His hand grabbed Derwent’s right arm, pulling the man towards him, away from the Crown Prince, as Derwent snatched up one of the pistols. The pistol went off with a roar like cannon. Hot agony flared in Hatherleigh’s chest. There came a high-pitched shriek – not from his own mouth, though for a second he was unsure about that.
He forced his eyes open. Derwent’s mouth was wide with shock and pain, his hand spread, the silver hilt of a knife protruding from it. The pistol lay at his feet. Guards burst from the undergrowth, pinioning Derwent’s arms, dragging him away.
Pain overwhelmed him. Hatherleigh sprawled, helpless, on the floor of the glade, dimly aware of hands pressing on his chest, loosening the clothing at his neck. The Crown Prince and the royal physician. He supposed he should be honoured, but the pain absorbed every other feeling. Though it was curiously comforting to know himself not alone, to hear the matter-of-fact conversation above his head as they worked.
“You still carry a knife in your sleeve, then.” The Crown Prince’s voice, unmistakably.
“Do you think I should stop?” John Watson could have been consulting an old friend about the merits of a horse or hound.
An old friend. The grey shadows on the edge of his vision thickened; the dank cold crept further up his limbs, closer to what he had once thought was the seat of his heart.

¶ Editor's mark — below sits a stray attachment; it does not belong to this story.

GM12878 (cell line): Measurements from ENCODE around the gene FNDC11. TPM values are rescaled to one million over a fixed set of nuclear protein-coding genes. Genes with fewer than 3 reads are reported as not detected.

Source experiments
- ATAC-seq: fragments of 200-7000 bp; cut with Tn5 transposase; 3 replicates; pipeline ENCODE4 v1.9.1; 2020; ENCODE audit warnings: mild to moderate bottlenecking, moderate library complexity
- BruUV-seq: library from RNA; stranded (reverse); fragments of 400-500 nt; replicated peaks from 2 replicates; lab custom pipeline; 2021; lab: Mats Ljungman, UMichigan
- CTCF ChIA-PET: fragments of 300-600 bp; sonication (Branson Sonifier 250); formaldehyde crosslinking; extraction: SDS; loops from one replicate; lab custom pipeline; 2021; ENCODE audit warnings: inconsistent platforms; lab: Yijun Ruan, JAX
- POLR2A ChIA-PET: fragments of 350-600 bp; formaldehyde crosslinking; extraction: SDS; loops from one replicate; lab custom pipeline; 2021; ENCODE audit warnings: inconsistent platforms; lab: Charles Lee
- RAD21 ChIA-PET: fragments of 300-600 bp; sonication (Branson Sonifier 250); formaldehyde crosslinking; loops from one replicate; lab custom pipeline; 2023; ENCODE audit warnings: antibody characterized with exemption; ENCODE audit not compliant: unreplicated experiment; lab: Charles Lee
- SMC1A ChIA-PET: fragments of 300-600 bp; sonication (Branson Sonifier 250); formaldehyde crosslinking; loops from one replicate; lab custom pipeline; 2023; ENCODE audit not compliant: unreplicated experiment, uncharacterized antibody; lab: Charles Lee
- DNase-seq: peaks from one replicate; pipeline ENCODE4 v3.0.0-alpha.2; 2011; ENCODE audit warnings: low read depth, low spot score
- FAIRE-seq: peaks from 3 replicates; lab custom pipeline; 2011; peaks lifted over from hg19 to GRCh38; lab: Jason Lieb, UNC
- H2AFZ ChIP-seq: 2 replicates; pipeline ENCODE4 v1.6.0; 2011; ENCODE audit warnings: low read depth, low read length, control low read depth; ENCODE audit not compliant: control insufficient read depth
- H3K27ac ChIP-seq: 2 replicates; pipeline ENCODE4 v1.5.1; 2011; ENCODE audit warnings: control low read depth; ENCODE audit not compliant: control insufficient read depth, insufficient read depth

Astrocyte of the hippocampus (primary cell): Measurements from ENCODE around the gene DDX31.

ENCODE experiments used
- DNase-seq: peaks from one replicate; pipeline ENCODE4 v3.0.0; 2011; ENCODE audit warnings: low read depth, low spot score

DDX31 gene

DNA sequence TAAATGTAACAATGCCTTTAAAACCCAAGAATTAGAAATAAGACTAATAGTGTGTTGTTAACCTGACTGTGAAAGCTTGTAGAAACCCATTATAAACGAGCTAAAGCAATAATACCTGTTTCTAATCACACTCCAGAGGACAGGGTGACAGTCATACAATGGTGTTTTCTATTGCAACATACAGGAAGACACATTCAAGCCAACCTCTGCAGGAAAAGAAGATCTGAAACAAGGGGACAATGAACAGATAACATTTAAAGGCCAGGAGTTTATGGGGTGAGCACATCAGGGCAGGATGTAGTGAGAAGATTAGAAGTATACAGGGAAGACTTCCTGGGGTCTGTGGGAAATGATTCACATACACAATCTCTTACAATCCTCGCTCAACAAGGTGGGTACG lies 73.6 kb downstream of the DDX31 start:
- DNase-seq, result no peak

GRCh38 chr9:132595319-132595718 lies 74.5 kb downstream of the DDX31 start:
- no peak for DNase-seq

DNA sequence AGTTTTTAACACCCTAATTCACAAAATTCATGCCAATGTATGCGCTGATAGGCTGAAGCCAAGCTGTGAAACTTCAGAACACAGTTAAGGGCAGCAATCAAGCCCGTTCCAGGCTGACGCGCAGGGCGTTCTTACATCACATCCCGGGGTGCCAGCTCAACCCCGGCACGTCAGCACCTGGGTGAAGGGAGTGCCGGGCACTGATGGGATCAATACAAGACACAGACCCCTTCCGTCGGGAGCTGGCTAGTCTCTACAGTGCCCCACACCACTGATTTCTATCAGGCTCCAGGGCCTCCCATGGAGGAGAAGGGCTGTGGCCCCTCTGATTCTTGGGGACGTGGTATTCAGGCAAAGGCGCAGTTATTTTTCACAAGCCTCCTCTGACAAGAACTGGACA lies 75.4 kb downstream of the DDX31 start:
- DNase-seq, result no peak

“Why tamper with a working process? I’d rather you taught Charis the art.”
“Charis? A knife-thrower?”
“Why not? The day may come when she is all that stands between the heir to the combined kingdoms of Gondal and Gaaldine and an assassin.”
“I agree. But God helps those who help themselves. Should that day dawn I’d lief that Charis be the most dangerous person in that room.” The Crown Prince’s voice sounded, suddenly, shockingly near. “We’re losing him. John! Where’s the laudanum?”
“Here. No, I’ll administer it. Keep the pressure on the wound.”
He felt the metallic coolness of a spoon being forced between his lips, tasted the bitter, complex flavour. The agony in his chest retreated a little, enough to permit speech.
“Don’t – don’t waste –” His tongue flickered out to moisten parched lips. “Dying.” He tried to summon a smile, but feared the effect more grimace than gallantry. “No matter. Cheat the hangman.”
The Crown Prince’s hand on his forehead was cool but oddly sticky. His own blood, he realised.
“I assure you, whatever the outcome, the hangman is not in issue. Someone who deliberately takes a blow aimed at the heir to the throne can expect a pardon for far more grievous crimes than yours.”
“I – I killed –”
“Lady Diana Scoton. I know. But I also know why. I do not care for extortioners. Nor did you premeditate your crime. Unlike he who put the poison in Sir Hector’s snuff-box. Be assured, that will not go unavenged.”
Comfort, and not a small matter, but the ability to care had left him. Dark clouds swirled around him, weight pressed down his eyelids, forcing them shut. It seemed too much effort to fight it. He let himself sink, knowing he would not rise again.